About 4 months ago I met a charming Filipina with love for music, she got my knees weak singing me Sunday Morning. Christmas was closing in, it's a no-brainer that any self-respecting man would want to slay his crush with a beautiful Christmas present and so was the inception of this. welcome everyone, to another love-inspired Instructables.
I made her a Mbira, an African-origin musical instrument that's relatively easy to build, setup and play. There are of course a lot of other Instructables and tutorials on how to build a Mbira aka Kalimba aka thumb piano in a much simpler way, but I get my daily-fix by wrecking my brain over building lovely little things.
If you want to get straight to the build-relevant information and skip my engineerings stories, hop through the italicized text in steps 2,3,4,5 and 6.
Step 1: Approach
Research: In a lot of the DIYs, things are just put together without paying much or any attention to how the different parts would affect the performance of the instrument and surprisingly all of them seemed to sound satisfyingly great no matter how they were built, like the Krazy Kalimba which uses popsicle sticks for tines that I would never have thought could work, Kalimba by ravenking that uses kebab skewers; KEBAB SKEWERS!! Also my favorite, The Minty Kalimba built on an Altoids tin.
However, there are a few observations I noted that possibly made me more decisive during the design phase.
- Although it looks like a handheld instrument, the more-avid Kalimba enthusiasts prefer to place the instrument on a hard, flat surface to minimise resonance damping and produce consistent notes.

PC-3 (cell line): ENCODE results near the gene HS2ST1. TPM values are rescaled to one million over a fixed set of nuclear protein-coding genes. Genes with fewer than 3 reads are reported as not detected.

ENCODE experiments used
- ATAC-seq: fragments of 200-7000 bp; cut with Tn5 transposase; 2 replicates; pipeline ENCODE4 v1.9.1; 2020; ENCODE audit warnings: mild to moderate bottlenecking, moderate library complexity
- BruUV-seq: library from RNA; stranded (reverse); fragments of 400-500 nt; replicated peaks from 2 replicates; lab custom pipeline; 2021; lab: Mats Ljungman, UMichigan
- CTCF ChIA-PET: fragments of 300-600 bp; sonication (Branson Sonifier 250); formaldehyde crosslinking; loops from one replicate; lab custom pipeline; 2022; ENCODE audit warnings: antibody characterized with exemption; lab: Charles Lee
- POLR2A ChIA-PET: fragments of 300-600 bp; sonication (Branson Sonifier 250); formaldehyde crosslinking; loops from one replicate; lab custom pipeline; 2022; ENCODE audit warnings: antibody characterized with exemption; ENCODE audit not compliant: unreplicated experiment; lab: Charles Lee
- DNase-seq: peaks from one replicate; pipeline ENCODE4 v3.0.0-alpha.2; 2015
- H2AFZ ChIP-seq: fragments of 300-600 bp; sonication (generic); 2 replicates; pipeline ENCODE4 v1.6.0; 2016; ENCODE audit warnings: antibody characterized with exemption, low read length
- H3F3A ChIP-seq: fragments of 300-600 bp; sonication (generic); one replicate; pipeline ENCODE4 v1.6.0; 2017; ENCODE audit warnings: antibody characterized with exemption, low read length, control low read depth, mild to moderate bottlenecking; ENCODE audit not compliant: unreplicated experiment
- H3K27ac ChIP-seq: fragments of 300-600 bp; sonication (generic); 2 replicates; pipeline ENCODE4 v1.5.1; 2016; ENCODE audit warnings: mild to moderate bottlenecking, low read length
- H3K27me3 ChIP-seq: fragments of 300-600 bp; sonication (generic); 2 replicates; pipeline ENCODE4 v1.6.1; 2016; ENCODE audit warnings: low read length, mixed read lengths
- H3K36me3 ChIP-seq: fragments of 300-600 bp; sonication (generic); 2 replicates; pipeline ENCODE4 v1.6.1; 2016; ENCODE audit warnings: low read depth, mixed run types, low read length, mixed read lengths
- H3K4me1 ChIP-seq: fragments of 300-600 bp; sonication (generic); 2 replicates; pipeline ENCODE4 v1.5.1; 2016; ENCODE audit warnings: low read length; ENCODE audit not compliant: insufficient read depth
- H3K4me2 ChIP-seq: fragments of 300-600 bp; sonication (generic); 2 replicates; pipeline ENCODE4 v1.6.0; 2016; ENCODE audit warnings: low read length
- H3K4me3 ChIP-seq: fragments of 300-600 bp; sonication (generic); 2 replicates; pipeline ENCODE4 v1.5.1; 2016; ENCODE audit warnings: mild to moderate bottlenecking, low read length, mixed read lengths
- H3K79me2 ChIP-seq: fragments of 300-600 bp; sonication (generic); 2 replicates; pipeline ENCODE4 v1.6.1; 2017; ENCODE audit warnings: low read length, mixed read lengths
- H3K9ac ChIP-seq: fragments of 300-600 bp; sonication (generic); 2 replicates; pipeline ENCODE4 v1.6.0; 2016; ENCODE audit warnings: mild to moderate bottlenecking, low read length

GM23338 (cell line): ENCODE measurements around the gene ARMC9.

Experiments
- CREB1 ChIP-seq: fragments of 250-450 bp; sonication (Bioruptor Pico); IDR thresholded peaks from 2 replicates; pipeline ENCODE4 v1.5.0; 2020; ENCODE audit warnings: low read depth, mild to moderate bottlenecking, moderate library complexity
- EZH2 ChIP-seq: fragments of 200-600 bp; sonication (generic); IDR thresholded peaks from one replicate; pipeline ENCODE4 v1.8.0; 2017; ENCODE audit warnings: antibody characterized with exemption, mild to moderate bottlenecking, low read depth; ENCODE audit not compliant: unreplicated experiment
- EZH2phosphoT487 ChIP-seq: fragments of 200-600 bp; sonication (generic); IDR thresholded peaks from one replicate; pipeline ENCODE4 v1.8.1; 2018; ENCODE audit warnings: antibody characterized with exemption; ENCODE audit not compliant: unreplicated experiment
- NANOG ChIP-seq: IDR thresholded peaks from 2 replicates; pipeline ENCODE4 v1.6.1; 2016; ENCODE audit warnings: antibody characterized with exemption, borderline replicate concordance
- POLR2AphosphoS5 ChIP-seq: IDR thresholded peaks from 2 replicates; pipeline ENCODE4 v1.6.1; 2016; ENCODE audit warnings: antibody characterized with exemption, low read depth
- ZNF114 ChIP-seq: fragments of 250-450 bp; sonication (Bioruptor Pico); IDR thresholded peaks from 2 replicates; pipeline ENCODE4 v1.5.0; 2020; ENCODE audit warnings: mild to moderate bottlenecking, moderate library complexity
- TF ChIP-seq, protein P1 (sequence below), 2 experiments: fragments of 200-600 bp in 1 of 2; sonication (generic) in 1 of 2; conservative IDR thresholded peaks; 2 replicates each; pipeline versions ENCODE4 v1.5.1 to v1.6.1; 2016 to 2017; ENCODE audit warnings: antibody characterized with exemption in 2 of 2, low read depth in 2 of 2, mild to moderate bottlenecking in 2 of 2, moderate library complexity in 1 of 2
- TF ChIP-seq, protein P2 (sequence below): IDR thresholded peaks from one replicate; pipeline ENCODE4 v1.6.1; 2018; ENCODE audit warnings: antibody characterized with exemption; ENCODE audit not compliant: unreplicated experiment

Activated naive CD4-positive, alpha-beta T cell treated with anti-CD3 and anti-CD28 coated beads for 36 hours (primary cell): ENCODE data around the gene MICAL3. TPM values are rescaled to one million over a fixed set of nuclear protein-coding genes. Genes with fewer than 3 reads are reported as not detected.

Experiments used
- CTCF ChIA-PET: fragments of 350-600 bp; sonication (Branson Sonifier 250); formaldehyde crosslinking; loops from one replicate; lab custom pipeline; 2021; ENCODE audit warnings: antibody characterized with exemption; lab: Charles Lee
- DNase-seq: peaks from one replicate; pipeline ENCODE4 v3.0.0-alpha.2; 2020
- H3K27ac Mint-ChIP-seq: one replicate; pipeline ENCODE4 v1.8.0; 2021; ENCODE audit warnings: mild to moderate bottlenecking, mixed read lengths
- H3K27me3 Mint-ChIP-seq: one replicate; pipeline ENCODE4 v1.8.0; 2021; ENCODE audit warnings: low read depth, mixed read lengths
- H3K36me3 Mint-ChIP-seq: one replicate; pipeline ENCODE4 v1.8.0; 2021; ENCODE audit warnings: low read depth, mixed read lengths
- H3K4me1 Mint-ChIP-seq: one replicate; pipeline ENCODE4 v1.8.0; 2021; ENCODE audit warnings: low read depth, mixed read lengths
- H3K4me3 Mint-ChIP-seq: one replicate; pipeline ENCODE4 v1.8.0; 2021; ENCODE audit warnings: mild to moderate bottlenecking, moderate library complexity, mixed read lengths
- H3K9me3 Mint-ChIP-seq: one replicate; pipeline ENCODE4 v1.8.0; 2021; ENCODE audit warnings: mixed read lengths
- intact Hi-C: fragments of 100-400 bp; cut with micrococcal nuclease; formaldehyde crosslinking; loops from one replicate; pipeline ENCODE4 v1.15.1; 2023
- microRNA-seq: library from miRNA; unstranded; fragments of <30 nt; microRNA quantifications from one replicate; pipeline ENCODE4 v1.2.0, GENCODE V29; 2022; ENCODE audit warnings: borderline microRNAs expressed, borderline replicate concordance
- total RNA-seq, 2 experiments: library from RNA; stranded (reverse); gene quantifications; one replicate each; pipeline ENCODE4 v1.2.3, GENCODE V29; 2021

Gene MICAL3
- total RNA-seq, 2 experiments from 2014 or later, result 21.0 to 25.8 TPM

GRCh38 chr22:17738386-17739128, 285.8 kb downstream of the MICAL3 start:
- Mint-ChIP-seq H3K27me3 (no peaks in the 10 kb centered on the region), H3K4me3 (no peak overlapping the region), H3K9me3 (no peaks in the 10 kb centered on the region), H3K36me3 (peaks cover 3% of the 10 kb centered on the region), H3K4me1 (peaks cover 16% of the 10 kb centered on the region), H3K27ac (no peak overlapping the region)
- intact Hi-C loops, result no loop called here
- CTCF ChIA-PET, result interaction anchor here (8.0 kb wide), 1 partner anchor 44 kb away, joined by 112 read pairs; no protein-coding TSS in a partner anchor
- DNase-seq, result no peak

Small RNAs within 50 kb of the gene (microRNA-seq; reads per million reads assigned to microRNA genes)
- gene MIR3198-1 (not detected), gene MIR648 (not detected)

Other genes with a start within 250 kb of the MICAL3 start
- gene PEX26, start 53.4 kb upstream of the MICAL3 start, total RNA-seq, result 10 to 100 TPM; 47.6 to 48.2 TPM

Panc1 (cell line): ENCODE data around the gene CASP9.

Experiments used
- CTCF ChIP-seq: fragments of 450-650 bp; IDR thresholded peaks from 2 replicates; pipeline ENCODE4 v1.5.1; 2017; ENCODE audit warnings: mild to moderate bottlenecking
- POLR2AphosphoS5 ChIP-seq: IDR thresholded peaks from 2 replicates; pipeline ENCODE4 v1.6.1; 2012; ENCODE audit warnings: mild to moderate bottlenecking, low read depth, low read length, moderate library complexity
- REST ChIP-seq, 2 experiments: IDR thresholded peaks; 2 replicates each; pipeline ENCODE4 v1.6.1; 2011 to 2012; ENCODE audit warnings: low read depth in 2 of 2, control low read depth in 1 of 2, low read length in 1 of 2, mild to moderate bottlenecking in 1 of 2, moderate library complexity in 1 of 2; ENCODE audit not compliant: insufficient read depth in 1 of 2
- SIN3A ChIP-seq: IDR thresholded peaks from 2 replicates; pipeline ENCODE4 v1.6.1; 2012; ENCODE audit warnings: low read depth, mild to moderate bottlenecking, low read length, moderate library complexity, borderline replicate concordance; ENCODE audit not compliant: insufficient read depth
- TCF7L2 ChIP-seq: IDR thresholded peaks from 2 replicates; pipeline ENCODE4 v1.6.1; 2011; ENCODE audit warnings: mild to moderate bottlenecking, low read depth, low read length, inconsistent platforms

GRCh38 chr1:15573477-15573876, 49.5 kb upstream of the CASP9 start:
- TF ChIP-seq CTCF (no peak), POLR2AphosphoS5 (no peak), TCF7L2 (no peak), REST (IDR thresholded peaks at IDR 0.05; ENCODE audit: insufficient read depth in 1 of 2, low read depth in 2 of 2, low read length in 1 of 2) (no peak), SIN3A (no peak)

- Referring to the previous point, it's best to use a hard, dry wood that resonates well. Especially, tonewoods if you have access to them.
- Customizing the tine spacing, arrangement and the size of the resonator box that suits you. I can't comfortably play The Minty Kalimba for sure or possibly the ones with a very dense set of tines considering I have no long nails or slender fingers.
- If you're planning to use the instrument with an amplifier, make sure your pickups are located in prime resonance zones to avoid odd-sounding blunt notes -- more on this further down.
Design: I'm a bit fanatical of the idea that less is more when it comes to design philosophy and I did my best to not reflect visual or functional complexity throughout the process.
For the 3D modelling, I pretty much just made blank foam shapes of the resonator box and once I fine-tuned the overall size and ergonomics in the crude foam blank, I recreate the same dimensional outline in CAD, generate a 3D model and then add all the other parts on to it.
Materials: I chose wood for the resonator box mostly because of the aesthetics, the ease of working and also for its acoustic properties.
The tines are made of spring steel stiffeners found in windscreen wiper blades.
The tensioners are chrome-plated mild-steel rods.
I have used water-based wood glue to put most of the parts together. An epoxy-based adhesive is used in a few places to add extra strength and a synthetic varnish coat at the end to seal off everything from moisture and dirt.
Step 2: Design
All of the 2D and 3D modeling work was done using Solidworks as per the design principles mentioned in the previous step.